The I-vi-IV-V Progression

For the next few weeks I’m going to talk about some common chord progressions that occur in the popular music of the last 65 years (1950-2015). This week I’ll talk about the I-vi-IV-V progression. This progression uses a common ordering of Tonic (I), a Tonic-Substitute (vi), a Pre-Dominant (IV), and a Dominant (V) harmony.


Each chord serves a specific function and allows for a logical progression that can be repeated over and over, which is therefore “cyclical.” I emphasize cyclical because the popular music of the last half of the twentieth century was oriented toward the goal of cyclical music. In other words the composer intentionally created a progression that could continually be played over and over with the same 3 or 4 chord progression. Think about how many songs you know from that era and think about how many of those songs have 3, 4, 5 or so chords that repeat over and over. This is important because music didn’t use to do that. You could argue that jazz tunes of the first half of the 20th-Century used the same idea and I would agree with you to some extent (Blues, Rhythm and Blues (and when I say Rhythm and Blues I mean real Rhythm and Blues in the style of Louis Jordan), Rhythm Changes (although this is a 32-bar form so it doesn’t really fit the mold), and I’m sure there are more). But this idea rarely pre-dates the 20th-Century.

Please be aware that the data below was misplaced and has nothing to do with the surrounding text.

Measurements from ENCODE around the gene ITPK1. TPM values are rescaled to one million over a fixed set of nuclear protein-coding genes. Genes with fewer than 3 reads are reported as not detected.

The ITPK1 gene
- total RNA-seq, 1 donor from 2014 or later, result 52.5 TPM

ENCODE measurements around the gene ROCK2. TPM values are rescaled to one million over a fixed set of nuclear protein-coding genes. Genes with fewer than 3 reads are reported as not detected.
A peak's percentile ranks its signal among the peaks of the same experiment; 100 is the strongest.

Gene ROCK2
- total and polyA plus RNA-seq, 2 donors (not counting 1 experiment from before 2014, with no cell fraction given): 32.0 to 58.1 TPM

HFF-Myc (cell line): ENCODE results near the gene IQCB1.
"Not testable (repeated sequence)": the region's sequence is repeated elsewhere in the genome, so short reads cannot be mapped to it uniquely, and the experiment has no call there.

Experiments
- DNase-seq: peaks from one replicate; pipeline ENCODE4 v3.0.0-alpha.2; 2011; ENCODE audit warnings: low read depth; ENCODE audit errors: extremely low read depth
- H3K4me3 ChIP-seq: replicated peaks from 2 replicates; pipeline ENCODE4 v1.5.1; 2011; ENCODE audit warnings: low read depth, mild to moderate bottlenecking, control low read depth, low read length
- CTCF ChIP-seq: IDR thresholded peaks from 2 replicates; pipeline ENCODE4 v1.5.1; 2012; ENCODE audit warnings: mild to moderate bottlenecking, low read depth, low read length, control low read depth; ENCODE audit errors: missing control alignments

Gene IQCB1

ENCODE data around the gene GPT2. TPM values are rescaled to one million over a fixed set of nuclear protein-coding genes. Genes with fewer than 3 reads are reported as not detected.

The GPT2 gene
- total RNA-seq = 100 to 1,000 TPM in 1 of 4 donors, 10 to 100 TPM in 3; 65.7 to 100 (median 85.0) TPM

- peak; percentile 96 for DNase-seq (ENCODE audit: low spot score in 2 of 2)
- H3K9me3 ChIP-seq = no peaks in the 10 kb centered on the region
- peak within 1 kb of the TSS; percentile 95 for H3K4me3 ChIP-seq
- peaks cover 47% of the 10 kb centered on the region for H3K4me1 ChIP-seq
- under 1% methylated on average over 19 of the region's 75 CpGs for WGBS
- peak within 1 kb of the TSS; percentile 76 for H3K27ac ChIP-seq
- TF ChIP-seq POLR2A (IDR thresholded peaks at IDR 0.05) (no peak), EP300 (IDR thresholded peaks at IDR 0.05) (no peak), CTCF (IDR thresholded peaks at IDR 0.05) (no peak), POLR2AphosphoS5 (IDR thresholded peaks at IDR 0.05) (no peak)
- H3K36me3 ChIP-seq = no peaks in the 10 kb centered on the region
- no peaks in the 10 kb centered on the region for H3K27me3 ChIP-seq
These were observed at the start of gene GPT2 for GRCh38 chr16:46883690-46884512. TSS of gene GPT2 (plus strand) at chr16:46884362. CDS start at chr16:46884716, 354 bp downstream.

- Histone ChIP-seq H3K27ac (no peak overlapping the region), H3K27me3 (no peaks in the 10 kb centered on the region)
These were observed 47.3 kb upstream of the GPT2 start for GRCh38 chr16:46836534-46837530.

Each chord in the I-vi-IV-V progression serves a specific function, which I will discuss now.

Tonic (I)

This chord is home base. This chord is where the resolution of the progression, phrase, and composition as a whole comes from. This chord is hierarchically the most important chord in the progression. It usually begins compositions and ends compositions.

Tonic-Substitute (vi)

Why is this chord a tonic substitute? The reason this chord is a common substitute for tonic is because it shares two of the three notes that create the tonic triad (scale degrees 1 and 3). This chord is essentially 2/3 tonic. This allows for a prolongation of tonic function (typically accompanied with scale degree 1 or 3 in the melody) and a change in harmony, which maintains the harmonic rhythm (the rate at which the chords change) and provides harmonic movement.

Pre-Dominant (IV)

A pre-dominant chord is exactly what it sounds like; it occurs before the dominant chord. The two chords that are the most common pre-dominant chords are IV and ii. These two chords occur before the dominant chord more than any other chord (although bVI is also common in minor). The purpose or function of the pre-dominant chord is to provide a bridge or a link between tonic (resolution) and dominant (tension).

Dominant (V)

This is your tension chord. This chord is used to setup the resolution of the tonic chord (I). The dominant and tonic chord are polar opposites and one can virtually not live without the other (by traditional tonal rules). The dominant pushes the listener to expect continuation whereas the tonic pushes the listener to expect finality.